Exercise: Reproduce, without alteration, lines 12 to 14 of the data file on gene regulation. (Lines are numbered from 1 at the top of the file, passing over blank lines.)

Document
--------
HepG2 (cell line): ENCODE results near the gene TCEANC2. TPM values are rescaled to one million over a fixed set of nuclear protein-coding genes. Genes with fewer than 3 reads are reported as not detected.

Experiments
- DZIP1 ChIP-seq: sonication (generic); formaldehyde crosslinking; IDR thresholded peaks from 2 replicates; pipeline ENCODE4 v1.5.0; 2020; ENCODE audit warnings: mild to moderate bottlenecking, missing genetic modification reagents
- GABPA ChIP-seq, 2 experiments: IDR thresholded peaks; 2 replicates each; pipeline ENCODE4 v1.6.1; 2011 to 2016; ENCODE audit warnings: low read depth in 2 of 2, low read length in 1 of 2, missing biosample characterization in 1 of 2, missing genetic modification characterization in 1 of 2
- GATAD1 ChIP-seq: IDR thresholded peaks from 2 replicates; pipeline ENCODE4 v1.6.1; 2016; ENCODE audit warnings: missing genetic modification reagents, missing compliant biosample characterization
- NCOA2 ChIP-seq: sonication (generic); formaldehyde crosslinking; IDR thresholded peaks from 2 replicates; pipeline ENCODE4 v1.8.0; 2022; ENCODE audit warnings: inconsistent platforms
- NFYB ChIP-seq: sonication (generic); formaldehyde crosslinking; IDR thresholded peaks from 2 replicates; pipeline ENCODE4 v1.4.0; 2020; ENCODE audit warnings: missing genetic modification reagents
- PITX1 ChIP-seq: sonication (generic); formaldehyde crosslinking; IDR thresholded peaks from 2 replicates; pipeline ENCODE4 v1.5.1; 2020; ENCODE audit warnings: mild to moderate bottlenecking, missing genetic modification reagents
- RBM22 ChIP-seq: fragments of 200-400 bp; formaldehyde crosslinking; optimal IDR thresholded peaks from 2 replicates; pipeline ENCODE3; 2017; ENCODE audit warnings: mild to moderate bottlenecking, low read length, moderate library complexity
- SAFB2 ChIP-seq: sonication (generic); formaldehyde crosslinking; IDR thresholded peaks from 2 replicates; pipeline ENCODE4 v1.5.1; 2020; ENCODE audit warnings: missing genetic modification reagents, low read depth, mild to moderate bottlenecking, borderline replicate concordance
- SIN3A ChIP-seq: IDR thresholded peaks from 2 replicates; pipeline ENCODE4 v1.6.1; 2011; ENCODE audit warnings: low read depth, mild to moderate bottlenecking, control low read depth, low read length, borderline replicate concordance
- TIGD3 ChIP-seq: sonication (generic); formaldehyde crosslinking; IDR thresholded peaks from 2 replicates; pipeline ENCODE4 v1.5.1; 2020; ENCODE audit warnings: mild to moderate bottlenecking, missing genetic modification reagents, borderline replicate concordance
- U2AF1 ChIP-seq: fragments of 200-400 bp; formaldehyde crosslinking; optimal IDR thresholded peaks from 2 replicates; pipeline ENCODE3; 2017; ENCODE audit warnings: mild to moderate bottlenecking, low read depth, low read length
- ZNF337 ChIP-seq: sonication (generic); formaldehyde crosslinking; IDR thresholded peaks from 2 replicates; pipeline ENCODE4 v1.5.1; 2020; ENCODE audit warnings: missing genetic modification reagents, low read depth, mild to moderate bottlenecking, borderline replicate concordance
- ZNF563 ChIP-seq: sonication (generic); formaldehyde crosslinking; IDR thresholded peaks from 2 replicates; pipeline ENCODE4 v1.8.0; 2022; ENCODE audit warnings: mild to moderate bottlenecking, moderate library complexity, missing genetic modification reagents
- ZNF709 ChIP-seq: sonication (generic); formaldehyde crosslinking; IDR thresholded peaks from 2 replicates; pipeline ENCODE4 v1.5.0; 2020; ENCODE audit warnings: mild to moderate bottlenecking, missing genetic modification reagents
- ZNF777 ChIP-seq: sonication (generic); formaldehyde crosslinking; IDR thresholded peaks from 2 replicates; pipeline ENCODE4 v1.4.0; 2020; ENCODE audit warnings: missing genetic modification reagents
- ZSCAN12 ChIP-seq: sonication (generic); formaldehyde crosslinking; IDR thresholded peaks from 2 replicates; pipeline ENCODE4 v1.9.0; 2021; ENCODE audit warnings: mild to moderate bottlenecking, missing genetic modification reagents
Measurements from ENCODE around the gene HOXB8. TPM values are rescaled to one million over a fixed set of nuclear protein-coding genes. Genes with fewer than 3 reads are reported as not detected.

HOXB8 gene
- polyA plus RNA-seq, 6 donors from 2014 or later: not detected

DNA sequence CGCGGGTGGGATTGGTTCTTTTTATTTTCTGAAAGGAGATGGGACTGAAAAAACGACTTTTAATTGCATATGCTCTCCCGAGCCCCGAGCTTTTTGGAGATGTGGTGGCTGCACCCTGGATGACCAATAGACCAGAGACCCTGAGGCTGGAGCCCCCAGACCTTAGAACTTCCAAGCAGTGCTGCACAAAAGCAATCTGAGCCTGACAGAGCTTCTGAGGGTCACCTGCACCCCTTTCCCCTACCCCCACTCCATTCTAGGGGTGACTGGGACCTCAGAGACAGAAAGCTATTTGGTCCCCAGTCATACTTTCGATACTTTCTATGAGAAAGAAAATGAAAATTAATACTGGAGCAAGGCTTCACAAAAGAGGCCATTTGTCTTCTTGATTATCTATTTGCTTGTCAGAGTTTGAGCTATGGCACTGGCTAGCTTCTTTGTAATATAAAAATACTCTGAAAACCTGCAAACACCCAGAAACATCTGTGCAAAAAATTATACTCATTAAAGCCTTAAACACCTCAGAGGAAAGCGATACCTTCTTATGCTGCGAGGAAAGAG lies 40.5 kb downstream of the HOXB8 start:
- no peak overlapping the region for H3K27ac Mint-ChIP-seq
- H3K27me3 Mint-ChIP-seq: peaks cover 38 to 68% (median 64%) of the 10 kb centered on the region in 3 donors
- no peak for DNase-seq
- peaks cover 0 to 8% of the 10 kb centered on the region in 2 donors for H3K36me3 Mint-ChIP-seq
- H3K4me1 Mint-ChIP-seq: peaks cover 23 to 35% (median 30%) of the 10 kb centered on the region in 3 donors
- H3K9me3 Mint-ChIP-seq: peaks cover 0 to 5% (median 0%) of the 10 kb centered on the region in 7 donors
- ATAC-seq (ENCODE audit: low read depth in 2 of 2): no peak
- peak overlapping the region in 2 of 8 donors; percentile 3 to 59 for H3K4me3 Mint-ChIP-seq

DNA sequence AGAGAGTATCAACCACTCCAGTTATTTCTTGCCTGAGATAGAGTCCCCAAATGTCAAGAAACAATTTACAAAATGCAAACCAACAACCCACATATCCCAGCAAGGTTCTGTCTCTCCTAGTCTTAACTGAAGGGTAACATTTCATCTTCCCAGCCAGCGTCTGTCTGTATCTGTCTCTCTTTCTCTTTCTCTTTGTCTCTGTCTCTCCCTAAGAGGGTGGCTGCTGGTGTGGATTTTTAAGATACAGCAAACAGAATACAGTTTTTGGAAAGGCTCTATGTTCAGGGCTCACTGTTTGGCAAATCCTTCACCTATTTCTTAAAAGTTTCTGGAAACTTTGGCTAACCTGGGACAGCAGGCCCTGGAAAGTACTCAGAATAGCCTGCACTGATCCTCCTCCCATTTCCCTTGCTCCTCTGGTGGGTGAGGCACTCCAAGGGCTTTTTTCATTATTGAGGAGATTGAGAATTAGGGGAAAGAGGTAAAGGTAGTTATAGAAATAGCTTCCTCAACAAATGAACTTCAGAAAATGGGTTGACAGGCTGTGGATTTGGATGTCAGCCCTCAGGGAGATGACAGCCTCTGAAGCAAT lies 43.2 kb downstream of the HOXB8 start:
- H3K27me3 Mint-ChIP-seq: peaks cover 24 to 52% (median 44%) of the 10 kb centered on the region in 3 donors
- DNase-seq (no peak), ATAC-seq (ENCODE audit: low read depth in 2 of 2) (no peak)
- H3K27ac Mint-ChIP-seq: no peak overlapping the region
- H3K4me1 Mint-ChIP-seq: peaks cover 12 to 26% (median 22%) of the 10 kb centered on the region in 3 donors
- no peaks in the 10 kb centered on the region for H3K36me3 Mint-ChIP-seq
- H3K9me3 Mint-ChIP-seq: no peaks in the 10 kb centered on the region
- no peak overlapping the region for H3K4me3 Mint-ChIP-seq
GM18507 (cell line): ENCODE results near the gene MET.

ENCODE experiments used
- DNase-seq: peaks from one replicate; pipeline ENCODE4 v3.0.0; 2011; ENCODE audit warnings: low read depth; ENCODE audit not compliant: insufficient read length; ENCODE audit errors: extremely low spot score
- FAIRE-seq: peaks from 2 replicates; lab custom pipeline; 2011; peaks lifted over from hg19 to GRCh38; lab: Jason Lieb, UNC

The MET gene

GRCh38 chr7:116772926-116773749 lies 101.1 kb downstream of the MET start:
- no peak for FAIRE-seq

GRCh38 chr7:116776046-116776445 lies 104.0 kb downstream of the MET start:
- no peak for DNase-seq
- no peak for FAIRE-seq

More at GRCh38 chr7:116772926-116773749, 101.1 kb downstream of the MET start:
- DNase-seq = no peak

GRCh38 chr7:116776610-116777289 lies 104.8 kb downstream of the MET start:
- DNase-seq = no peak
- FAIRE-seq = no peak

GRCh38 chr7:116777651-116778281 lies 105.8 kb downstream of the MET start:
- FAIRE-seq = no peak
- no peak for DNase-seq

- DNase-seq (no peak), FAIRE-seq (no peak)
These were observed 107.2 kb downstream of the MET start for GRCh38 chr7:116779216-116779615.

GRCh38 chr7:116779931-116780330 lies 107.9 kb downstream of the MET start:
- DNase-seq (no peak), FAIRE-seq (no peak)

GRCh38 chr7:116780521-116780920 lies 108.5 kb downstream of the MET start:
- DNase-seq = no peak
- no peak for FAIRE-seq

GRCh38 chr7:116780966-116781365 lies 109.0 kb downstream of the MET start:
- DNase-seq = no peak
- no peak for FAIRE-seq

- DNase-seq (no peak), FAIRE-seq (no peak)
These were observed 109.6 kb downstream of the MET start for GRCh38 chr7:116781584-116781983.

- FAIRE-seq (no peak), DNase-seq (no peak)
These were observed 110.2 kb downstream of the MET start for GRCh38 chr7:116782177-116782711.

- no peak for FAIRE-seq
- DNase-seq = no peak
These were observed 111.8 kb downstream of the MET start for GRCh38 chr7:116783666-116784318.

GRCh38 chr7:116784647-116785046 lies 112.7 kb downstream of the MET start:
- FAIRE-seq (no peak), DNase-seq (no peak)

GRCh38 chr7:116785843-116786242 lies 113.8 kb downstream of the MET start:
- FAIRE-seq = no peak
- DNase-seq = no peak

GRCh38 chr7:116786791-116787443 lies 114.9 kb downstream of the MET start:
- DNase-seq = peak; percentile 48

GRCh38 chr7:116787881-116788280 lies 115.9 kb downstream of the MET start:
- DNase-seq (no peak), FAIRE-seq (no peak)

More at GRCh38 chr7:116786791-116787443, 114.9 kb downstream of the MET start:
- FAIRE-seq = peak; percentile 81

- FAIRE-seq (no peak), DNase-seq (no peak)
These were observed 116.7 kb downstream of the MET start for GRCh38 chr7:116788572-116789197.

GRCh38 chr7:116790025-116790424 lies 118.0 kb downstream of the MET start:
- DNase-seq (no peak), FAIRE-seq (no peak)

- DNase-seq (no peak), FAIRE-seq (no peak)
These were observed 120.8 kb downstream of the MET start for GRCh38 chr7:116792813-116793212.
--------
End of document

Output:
- TIGD3 ChIP-seq: sonication (generic); formaldehyde crosslinking; IDR thresholded peaks from 2 replicates; pipeline ENCODE4 v1.5.1; 2020; ENCODE audit warnings: mild to moderate bottlenecking, missing genetic modification reagents, borderline replicate concordance
- U2AF1 ChIP-seq: fragments of 200-400 bp; formaldehyde crosslinking; optimal IDR thresholded peaks from 2 replicates; pipeline ENCODE3; 2017; ENCODE audit warnings: mild to moderate bottlenecking, low read depth, low read length
- ZNF337 ChIP-seq: sonication (generic); formaldehyde crosslinking; IDR thresholded peaks from 2 replicates; pipeline ENCODE4 v1.5.1; 2020; ENCODE audit warnings: missing genetic modification reagents, low read depth, mild to moderate bottlenecking, borderline replicate concordance